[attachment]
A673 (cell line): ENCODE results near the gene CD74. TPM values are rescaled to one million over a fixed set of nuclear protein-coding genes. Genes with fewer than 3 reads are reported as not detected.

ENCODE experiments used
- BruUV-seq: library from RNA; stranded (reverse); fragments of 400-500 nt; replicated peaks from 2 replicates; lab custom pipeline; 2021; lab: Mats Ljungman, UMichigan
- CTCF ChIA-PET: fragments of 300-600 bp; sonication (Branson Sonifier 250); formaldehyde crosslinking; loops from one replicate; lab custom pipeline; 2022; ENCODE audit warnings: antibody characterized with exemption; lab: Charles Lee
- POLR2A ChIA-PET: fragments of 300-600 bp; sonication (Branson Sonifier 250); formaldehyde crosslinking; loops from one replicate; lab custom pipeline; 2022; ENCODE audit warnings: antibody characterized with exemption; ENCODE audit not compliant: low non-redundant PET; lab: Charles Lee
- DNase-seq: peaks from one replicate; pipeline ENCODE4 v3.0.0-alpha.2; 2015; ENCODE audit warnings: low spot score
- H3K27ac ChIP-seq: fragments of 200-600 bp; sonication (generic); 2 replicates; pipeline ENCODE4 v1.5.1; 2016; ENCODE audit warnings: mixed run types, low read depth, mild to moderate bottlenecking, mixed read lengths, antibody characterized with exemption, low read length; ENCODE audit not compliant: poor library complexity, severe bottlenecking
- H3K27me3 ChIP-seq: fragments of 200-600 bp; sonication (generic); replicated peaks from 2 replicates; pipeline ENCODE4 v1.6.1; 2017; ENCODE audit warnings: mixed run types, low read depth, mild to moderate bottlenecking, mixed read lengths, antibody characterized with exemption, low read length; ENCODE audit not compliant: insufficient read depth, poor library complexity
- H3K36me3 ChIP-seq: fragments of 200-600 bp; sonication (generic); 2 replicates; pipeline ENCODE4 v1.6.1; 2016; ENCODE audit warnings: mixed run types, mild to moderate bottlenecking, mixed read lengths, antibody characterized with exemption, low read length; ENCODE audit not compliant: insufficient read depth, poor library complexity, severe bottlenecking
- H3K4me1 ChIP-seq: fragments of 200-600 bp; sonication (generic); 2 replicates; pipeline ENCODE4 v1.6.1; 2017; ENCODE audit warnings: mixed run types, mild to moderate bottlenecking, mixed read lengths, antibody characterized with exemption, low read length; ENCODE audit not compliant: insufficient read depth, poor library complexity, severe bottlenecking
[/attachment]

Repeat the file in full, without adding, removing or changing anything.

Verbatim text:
A673 (cell line): ENCODE results near the gene CD74. TPM values are rescaled to one million over a fixed set of nuclear protein-coding genes. Genes with fewer than 3 reads are reported as not detected.

ENCODE experiments used
- BruUV-seq: library from RNA; stranded (reverse); fragments of 400-500 nt; replicated peaks from 2 replicates; lab custom pipeline; 2021; lab: Mats Ljungman, UMichigan
- CTCF ChIA-PET: fragments of 300-600 bp; sonication (Branson Sonifier 250); formaldehyde crosslinking; loops from one replicate; lab custom pipeline; 2022; ENCODE audit warnings: antibody characterized with exemption; lab: Charles Lee
- POLR2A ChIA-PET: fragments of 300-600 bp; sonication (Branson Sonifier 250); formaldehyde crosslinking; loops from one replicate; lab custom pipeline; 2022; ENCODE audit warnings: antibody characterized with exemption; ENCODE audit not compliant: low non-redundant PET; lab: Charles Lee
- DNase-seq: peaks from one replicate; pipeline ENCODE4 v3.0.0-alpha.2; 2015; ENCODE audit warnings: low spot score
- H3K27ac ChIP-seq: fragments of 200-600 bp; sonication (generic); 2 replicates; pipeline ENCODE4 v1.5.1; 2016; ENCODE audit warnings: mixed run types, low read depth, mild to moderate bottlenecking, mixed read lengths, antibody characterized with exemption, low read length; ENCODE audit not compliant: poor library complexity, severe bottlenecking
- H3K27me3 ChIP-seq: fragments of 200-600 bp; sonication (generic); replicated peaks from 2 replicates; pipeline ENCODE4 v1.6.1; 2017; ENCODE audit warnings: mixed run types, low read depth, mild to moderate bottlenecking, mixed read lengths, antibody characterized with exemption, low read length; ENCODE audit not compliant: insufficient read depth, poor library complexity
- H3K36me3 ChIP-seq: fragments of 200-600 bp; sonication (generic); 2 replicates; pipeline ENCODE4 v1.6.1; 2016; ENCODE audit warnings: mixed run types, mild to moderate bottlenecking, mixed read lengths, antibody characterized with exemption, low read length; ENCODE audit not compliant: insufficient read depth, poor library complexity, severe bottlenecking
- H3K4me1 ChIP-seq: fragments of 200-600 bp; sonication (generic); 2 replicates; pipeline ENCODE4 v1.6.1; 2017; ENCODE audit warnings: mixed run types, mild to moderate bottlenecking, mixed read lengths, antibody characterized with exemption, low read length; ENCODE audit not compliant: insufficient read depth, poor library complexity, severe bottlenecking